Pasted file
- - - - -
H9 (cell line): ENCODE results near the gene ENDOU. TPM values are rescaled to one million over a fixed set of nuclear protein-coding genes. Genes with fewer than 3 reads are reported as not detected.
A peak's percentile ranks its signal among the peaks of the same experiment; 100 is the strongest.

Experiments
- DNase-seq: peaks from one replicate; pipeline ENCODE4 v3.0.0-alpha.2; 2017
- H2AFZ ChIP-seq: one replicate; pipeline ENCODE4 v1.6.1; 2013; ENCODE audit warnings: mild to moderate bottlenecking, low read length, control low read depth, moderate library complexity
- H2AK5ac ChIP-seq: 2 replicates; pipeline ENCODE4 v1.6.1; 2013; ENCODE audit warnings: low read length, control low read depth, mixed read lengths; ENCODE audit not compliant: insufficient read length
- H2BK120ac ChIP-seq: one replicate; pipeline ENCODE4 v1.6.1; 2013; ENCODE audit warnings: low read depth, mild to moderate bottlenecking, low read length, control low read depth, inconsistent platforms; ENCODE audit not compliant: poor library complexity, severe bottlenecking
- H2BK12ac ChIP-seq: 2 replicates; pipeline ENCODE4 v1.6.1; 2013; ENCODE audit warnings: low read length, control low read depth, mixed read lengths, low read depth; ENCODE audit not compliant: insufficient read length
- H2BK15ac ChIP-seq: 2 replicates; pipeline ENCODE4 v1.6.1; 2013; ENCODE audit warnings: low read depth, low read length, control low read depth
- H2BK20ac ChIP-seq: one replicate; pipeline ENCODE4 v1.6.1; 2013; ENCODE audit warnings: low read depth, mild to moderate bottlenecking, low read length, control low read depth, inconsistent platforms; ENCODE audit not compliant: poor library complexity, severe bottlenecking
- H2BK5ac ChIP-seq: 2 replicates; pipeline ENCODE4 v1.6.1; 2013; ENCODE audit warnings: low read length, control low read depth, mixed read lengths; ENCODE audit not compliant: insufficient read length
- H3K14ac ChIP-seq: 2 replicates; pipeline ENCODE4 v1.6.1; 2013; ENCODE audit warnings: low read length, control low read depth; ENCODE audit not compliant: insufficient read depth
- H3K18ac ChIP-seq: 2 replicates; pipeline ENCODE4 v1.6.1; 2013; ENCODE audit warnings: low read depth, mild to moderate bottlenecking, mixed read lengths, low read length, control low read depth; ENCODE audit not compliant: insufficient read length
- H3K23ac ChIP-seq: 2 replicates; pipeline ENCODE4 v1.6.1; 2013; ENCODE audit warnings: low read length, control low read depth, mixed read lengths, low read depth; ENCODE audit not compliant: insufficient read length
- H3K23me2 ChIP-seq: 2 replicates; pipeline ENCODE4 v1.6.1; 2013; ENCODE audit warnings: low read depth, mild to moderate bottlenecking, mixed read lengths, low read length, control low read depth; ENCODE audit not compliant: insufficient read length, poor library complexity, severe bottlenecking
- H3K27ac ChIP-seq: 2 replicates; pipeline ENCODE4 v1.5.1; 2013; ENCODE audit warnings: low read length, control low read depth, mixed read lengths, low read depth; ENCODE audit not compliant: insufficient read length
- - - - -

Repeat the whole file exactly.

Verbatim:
H9 (cell line): ENCODE results near the gene ENDOU. TPM values are rescaled to one million over a fixed set of nuclear protein-coding genes. Genes with fewer than 3 reads are reported as not detected.
A peak's percentile ranks its signal among the peaks of the same experiment; 100 is the strongest.

Experiments
- DNase-seq: peaks from one replicate; pipeline ENCODE4 v3.0.0-alpha.2; 2017
- H2AFZ ChIP-seq: one replicate; pipeline ENCODE4 v1.6.1; 2013; ENCODE audit warnings: mild to moderate bottlenecking, low read length, control low read depth, moderate library complexity
- H2AK5ac ChIP-seq: 2 replicates; pipeline ENCODE4 v1.6.1; 2013; ENCODE audit warnings: low read length, control low read depth, mixed read lengths; ENCODE audit not compliant: insufficient read length
- H2BK120ac ChIP-seq: one replicate; pipeline ENCODE4 v1.6.1; 2013; ENCODE audit warnings: low read depth, mild to moderate bottlenecking, low read length, control low read depth, inconsistent platforms; ENCODE audit not compliant: poor library complexity, severe bottlenecking
- H2BK12ac ChIP-seq: 2 replicates; pipeline ENCODE4 v1.6.1; 2013; ENCODE audit warnings: low read length, control low read depth, mixed read lengths, low read depth; ENCODE audit not compliant: insufficient read length
- H2BK15ac ChIP-seq: 2 replicates; pipeline ENCODE4 v1.6.1; 2013; ENCODE audit warnings: low read depth, low read length, control low read depth
- H2BK20ac ChIP-seq: one replicate; pipeline ENCODE4 v1.6.1; 2013; ENCODE audit warnings: low read depth, mild to moderate bottlenecking, low read length, control low read depth, inconsistent platforms; ENCODE audit not compliant: poor library complexity, severe bottlenecking
- H2BK5ac ChIP-seq: 2 replicates; pipeline ENCODE4 v1.6.1; 2013; ENCODE audit warnings: low read length, control low read depth, mixed read lengths; ENCODE audit not compliant: insufficient read length
- H3K14ac ChIP-seq: 2 replicates; pipeline ENCODE4 v1.6.1; 2013; ENCODE audit warnings: low read length, control low read depth; ENCODE audit not compliant: insufficient read depth
- H3K18ac ChIP-seq: 2 replicates; pipeline ENCODE4 v1.6.1; 2013; ENCODE audit warnings: low read depth, mild to moderate bottlenecking, mixed read lengths, low read length, control low read depth; ENCODE audit not compliant: insufficient read length
- H3K23ac ChIP-seq: 2 replicates; pipeline ENCODE4 v1.6.1; 2013; ENCODE audit warnings: low read length, control low read depth, mixed read lengths, low read depth; ENCODE audit not compliant: insufficient read length
- H3K23me2 ChIP-seq: 2 replicates; pipeline ENCODE4 v1.6.1; 2013; ENCODE audit warnings: low read depth, mild to moderate bottlenecking, mixed read lengths, low read length, control low read depth; ENCODE audit not compliant: insufficient read length, poor library complexity, severe bottlenecking
- H3K27ac ChIP-seq: 2 replicates; pipeline ENCODE4 v1.5.1; 2013; ENCODE audit warnings: low read length, control low read depth, mixed read lengths, low read depth; ENCODE audit not compliant: insufficient read length